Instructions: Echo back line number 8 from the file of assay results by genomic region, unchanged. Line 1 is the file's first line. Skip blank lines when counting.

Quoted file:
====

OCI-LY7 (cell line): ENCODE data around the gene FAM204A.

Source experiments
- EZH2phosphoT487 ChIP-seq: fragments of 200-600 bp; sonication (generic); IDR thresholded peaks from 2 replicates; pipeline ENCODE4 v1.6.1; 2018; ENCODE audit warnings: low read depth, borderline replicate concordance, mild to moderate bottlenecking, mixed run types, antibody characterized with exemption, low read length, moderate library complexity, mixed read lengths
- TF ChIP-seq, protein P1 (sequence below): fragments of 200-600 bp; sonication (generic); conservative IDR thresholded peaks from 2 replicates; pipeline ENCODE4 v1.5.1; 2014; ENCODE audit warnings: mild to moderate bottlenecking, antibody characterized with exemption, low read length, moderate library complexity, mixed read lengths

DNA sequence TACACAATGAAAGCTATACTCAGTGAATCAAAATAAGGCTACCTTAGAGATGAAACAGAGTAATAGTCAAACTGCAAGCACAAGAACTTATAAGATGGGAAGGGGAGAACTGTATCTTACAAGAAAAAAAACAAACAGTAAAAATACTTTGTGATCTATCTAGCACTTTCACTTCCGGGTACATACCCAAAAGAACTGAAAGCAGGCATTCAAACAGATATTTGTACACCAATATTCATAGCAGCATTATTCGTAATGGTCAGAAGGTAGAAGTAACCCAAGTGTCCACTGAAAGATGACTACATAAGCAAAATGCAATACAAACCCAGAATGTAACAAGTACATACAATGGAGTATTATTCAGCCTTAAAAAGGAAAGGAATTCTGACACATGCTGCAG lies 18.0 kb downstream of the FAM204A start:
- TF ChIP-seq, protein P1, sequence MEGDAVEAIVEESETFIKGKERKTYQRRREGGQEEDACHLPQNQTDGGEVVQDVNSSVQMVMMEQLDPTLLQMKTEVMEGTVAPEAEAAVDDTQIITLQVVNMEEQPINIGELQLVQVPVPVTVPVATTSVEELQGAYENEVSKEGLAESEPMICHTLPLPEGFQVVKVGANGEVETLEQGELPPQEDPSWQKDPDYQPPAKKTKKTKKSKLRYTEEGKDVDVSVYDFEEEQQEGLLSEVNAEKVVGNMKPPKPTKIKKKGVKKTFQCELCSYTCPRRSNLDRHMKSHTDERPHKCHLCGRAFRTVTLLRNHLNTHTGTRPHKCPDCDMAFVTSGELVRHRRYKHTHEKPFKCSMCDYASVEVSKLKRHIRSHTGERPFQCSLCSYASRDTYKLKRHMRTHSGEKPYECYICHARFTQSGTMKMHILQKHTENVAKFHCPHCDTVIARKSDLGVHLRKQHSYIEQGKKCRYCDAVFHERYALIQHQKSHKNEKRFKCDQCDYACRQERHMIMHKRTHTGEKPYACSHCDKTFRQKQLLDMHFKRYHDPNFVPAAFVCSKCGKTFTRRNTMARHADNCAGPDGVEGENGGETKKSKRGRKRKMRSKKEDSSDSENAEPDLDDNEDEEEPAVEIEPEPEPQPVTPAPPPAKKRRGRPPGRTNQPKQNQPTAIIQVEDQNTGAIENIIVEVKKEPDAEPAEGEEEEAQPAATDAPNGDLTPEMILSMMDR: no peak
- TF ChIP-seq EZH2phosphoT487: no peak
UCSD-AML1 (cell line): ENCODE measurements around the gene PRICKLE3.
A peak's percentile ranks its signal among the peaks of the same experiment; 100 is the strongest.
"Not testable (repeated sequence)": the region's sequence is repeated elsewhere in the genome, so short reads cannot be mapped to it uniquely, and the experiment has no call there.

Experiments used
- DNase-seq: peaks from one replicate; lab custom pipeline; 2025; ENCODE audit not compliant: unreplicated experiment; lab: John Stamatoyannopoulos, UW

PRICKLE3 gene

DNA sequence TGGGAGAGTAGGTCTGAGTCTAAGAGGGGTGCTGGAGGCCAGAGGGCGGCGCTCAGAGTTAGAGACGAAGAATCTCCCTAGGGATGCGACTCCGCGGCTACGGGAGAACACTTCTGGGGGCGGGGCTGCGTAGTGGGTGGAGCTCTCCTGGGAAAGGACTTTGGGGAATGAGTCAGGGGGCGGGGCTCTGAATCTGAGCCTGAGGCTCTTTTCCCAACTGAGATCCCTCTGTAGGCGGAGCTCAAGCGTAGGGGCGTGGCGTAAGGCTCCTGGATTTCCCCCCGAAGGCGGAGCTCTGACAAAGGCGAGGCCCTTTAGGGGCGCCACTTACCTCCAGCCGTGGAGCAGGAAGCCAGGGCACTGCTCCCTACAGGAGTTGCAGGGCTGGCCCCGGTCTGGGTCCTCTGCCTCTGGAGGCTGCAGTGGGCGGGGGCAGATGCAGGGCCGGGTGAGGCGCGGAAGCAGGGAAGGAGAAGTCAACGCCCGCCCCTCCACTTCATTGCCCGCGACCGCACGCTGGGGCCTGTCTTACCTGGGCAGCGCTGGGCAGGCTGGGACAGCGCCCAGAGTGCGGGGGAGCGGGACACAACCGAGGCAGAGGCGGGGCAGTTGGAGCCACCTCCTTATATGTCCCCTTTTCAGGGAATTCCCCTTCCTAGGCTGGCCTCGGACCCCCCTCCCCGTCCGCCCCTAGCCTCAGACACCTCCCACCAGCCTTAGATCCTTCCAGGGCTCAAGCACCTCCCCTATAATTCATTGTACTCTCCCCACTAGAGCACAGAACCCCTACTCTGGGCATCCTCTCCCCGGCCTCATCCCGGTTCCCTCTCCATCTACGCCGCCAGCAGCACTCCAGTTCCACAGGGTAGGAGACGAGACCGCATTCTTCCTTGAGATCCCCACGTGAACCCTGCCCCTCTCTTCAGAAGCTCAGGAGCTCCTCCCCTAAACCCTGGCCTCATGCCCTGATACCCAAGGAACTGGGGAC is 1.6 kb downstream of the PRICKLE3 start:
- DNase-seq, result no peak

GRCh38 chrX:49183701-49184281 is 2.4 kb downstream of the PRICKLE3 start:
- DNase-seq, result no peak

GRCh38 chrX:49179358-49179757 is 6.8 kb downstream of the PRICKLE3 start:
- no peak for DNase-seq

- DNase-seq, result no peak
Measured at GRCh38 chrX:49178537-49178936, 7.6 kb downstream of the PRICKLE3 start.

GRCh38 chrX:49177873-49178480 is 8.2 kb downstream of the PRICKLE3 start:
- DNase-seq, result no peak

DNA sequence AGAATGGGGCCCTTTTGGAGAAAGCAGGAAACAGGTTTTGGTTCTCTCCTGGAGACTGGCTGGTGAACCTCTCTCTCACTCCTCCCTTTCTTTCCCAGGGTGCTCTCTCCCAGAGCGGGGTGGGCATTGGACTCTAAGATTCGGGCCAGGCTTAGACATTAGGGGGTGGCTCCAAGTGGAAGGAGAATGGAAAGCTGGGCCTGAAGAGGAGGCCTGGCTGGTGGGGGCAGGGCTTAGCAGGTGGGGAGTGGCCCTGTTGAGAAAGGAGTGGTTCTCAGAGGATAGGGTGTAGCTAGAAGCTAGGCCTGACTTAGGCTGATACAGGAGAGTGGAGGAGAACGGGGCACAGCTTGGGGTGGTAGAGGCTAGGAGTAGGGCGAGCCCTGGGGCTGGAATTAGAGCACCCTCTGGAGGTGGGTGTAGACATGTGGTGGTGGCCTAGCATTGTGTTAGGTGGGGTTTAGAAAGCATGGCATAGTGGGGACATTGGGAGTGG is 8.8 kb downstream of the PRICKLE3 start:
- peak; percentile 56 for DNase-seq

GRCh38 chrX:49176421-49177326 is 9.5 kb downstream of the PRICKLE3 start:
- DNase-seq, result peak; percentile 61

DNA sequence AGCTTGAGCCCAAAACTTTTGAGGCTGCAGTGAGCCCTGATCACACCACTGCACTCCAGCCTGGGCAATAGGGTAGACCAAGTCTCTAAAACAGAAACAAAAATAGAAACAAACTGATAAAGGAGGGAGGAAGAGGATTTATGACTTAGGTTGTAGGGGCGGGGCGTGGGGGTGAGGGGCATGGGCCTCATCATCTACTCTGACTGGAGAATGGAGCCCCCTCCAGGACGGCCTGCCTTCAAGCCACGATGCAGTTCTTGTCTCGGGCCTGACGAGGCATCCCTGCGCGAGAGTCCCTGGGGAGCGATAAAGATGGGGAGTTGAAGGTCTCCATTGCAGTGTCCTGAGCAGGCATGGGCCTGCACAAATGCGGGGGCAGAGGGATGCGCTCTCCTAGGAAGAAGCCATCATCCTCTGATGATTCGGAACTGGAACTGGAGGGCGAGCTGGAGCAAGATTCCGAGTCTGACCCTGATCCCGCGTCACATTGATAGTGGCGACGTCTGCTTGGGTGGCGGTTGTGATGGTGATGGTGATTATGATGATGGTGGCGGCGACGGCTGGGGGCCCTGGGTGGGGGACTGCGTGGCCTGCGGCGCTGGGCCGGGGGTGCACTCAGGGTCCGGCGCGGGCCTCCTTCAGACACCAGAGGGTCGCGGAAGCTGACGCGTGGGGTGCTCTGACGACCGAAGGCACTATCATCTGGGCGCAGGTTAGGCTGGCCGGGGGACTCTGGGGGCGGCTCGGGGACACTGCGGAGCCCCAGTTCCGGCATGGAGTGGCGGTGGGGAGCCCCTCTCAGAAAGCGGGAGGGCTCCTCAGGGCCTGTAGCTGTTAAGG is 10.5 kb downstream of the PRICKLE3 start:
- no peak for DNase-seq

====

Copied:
UCSD-AML1 (cell line): ENCODE measurements around the gene PRICKLE3.